Associate Professor of Public Policy Randall Akee co-authored an article for the Brookings Institution on the nomination of the first Native American to hold a U.S. Cabinet position. If confirmed, New Mexico Congresswoman Deb Haaland would lead the Department of the Interior, which has oversight of federal lands and waterways as well as the plants, animals and natural resources located there and also manages the U.S. government’s relationship with Native American nations. “Rep. Haaland’s nomination marks a turning point in valuing the experiences, knowledge and leadership of Native American nations, which would have been unimaginable in previous presidential administrations,” wrote Akee and Robert Maxim, a Brookings research associate. They cautioned that “the day-to-day challenges many Native Americans face will be impossible to overcome through just a single nomination” but welcomed the opportunity to “move the Interior Department from a position of active harm toward Native American nations to one of mutual respect, partnership and understanding.”
In an interview with the Center for Public Integrity, Associate Professor of Public Policy Randall Akee explored how Indigenous people fit into the national discussion of racial justice in the United States. Akee noted the similarities between Black and Indigenous people when it comes to overly harsh policing and intrusion into communities of color. However, he explained that the inherent sovereignty of tribal nations is an additional layer of complexity that differentiates Indigenous people from other communities of color. There is allyship and alignment of some issues between Black Lives Matter and Indigenous communities, but Akee argued that Native American issues and those of other communities of color are “distinctly different legally, politically, socially and culturally.” Through his research, Akee has found that local conditions improve in Indigenous communities under self-governance. Equity for Indigenous peoples starts with sovereignty and reclaiming land, he said.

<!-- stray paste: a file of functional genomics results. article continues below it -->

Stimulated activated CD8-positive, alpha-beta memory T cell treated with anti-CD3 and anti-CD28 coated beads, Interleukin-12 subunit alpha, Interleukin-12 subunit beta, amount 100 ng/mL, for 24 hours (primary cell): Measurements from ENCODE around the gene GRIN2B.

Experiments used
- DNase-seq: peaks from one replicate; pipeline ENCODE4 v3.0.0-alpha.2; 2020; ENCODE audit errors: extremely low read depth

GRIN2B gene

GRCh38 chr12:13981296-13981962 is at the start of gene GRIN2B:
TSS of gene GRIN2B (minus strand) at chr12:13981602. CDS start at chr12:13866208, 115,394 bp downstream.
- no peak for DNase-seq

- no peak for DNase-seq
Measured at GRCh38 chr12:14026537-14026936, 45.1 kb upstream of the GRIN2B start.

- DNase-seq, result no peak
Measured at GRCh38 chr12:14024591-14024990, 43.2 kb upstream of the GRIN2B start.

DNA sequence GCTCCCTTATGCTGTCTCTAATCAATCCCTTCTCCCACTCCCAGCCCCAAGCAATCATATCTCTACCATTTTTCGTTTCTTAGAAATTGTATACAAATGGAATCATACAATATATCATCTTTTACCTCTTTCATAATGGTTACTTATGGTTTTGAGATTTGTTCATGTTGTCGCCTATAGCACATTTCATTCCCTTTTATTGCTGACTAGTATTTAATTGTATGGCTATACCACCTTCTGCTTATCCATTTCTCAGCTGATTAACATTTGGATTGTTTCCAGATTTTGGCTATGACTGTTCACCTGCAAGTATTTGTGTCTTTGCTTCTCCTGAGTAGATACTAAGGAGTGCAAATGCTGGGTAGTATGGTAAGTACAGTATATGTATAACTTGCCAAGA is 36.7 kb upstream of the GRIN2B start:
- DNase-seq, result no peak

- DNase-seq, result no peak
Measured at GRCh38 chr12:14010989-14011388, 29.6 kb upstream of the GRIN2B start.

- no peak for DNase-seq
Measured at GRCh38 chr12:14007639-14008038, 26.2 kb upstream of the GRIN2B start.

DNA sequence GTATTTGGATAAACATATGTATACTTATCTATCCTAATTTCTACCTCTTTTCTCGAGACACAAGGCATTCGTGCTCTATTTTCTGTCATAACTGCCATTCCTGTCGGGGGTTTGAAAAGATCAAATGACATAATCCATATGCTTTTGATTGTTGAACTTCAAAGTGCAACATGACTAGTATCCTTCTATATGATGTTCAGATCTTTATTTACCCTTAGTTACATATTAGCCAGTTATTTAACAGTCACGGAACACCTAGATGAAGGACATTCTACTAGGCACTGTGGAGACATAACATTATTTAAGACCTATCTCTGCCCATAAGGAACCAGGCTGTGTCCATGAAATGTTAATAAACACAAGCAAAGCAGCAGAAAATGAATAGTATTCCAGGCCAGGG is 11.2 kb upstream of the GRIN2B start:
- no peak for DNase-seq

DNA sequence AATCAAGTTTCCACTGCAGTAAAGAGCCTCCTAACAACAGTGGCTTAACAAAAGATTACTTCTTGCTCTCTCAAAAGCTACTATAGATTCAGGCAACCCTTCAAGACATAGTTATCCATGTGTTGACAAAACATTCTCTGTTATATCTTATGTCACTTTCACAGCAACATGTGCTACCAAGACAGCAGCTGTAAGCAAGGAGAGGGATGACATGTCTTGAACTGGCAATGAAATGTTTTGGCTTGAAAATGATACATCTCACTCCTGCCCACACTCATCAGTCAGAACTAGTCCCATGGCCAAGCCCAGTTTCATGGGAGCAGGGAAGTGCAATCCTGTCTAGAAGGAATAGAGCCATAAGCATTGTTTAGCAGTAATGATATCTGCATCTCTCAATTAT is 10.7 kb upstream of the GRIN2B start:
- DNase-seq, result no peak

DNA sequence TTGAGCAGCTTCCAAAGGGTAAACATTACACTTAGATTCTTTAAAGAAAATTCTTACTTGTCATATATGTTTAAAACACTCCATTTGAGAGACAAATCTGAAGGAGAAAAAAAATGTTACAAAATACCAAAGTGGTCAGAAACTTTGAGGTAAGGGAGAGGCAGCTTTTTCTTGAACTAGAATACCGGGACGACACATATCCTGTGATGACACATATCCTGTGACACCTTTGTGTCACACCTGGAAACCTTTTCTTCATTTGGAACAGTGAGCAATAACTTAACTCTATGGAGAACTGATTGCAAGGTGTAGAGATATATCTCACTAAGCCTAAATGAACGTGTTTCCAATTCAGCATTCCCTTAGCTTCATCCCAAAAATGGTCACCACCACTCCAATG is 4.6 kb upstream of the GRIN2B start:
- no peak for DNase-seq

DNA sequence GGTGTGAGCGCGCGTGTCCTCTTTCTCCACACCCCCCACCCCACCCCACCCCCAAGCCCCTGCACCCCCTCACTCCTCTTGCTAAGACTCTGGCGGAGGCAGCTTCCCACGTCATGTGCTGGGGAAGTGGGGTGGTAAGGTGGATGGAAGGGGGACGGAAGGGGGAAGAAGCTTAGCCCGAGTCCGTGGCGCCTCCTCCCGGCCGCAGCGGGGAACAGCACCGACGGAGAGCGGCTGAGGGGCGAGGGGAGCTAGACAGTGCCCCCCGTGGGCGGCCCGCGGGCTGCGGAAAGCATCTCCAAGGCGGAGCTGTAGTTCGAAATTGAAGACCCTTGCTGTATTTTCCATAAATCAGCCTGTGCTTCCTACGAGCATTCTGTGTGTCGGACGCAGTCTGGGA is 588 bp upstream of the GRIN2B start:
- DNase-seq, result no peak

An American Economic Association profile of Associate Professor Randall Akee traces his path to becoming a leading researcher of underrepresented groups and an advocate for bringing new perspectives to the field of economics. Akee’s interest in economics was piqued by a class at his all-Native-Hawaiian high school in the sugarcane plantation town where he grew up. He went on to earn economics degrees from Dartmouth, Yale and Harvard, and now focuses his research on Native and Indigenous populations as part of the public policy and American Indian studies faculty at UCLA. Akee recently helped launch the Association for Economic Research of Indigenous Peoples to advance the study of underrepresented groups within the field of economics. “One of the things I’m interested in is opening the door for more underrepresented minorities in the economics profession,” he said, noting that the economics of race or ethnicity is rarely accepted as its own valid field of study.